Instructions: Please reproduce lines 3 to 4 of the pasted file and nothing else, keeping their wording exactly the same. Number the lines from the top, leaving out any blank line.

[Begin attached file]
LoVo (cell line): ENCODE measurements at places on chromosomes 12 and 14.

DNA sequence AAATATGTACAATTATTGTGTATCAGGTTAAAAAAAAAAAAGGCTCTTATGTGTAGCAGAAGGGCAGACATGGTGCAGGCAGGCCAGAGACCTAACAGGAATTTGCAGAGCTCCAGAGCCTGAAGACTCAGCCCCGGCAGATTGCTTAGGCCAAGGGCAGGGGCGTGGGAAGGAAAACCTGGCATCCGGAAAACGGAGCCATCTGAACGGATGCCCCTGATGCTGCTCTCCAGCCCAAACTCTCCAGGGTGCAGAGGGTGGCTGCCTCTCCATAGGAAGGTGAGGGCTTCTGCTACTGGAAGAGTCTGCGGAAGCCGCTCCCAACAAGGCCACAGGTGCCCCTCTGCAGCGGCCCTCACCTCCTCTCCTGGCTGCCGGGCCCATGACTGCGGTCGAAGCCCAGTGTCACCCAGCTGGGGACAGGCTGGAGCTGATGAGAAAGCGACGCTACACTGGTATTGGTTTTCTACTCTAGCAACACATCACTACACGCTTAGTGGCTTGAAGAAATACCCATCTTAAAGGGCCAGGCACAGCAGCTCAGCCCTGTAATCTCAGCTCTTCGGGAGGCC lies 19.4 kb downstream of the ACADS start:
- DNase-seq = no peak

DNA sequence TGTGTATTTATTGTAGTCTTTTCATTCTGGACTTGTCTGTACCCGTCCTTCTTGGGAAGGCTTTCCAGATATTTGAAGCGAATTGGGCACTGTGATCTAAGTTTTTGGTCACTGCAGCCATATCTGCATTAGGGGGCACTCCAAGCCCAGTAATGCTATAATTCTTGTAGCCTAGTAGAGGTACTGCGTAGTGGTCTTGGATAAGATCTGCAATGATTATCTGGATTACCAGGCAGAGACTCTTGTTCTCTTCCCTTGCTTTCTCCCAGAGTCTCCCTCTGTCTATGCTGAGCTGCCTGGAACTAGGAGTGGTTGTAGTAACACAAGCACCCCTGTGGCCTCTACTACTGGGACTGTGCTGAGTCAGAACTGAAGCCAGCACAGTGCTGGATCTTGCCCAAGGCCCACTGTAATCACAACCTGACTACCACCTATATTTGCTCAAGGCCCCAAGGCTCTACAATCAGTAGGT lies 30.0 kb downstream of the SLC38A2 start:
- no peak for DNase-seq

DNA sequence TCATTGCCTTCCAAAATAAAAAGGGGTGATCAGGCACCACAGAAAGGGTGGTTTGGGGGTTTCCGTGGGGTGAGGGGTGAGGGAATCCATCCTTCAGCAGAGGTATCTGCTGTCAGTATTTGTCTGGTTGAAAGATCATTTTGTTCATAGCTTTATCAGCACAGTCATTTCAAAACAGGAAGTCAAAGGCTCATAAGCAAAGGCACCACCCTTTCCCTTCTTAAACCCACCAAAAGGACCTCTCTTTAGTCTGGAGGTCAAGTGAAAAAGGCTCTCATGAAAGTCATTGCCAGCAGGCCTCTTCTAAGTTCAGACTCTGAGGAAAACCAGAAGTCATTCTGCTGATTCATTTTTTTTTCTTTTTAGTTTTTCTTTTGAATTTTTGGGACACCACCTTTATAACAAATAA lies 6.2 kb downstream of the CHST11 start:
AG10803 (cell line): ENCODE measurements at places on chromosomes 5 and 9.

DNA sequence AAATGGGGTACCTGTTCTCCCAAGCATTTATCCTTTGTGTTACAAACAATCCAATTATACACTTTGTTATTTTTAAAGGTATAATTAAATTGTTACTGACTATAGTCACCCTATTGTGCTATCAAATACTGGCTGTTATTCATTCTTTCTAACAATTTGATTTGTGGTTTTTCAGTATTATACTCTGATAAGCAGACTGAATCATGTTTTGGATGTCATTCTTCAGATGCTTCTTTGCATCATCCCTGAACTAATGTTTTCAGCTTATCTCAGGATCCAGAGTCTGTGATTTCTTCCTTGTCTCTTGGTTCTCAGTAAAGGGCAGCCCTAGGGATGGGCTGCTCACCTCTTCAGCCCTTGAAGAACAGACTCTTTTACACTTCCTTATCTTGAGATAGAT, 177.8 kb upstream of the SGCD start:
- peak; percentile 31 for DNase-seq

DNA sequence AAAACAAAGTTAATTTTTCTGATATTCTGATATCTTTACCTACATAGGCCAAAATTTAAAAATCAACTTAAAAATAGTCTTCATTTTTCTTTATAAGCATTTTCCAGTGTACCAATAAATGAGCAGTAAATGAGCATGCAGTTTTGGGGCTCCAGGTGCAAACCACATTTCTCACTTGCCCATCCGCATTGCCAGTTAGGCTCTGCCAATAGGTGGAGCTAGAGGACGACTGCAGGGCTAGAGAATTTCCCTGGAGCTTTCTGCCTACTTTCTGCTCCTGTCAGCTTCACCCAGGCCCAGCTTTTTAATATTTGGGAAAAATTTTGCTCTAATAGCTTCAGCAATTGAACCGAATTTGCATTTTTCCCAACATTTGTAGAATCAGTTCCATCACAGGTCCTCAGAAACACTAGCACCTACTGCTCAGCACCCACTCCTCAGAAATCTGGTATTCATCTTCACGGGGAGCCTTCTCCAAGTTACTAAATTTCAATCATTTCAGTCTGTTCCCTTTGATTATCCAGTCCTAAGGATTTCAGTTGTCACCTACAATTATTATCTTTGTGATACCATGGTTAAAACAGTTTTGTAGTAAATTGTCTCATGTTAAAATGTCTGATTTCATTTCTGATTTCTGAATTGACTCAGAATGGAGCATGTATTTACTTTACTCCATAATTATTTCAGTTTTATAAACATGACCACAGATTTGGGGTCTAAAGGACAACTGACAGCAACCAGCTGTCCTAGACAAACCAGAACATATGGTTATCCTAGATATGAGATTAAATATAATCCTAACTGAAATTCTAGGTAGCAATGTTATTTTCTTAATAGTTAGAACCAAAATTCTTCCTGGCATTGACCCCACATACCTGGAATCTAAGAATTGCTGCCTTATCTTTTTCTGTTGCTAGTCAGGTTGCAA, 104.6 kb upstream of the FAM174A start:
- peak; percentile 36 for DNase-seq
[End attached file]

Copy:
- DNase-seq = no peak

DNA sequence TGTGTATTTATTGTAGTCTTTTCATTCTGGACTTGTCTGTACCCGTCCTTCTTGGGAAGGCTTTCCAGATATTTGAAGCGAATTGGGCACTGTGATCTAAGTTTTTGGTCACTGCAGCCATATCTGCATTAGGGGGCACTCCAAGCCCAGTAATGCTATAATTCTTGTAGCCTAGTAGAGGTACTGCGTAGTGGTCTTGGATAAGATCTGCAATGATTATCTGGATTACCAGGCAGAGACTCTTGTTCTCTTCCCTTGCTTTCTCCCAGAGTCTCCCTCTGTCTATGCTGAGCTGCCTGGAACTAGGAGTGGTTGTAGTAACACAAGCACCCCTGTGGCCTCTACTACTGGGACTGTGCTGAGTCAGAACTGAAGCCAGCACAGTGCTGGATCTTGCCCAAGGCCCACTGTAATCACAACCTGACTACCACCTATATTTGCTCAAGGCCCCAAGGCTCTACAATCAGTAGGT lies 30.0 kb downstream of the SLC38A2 start: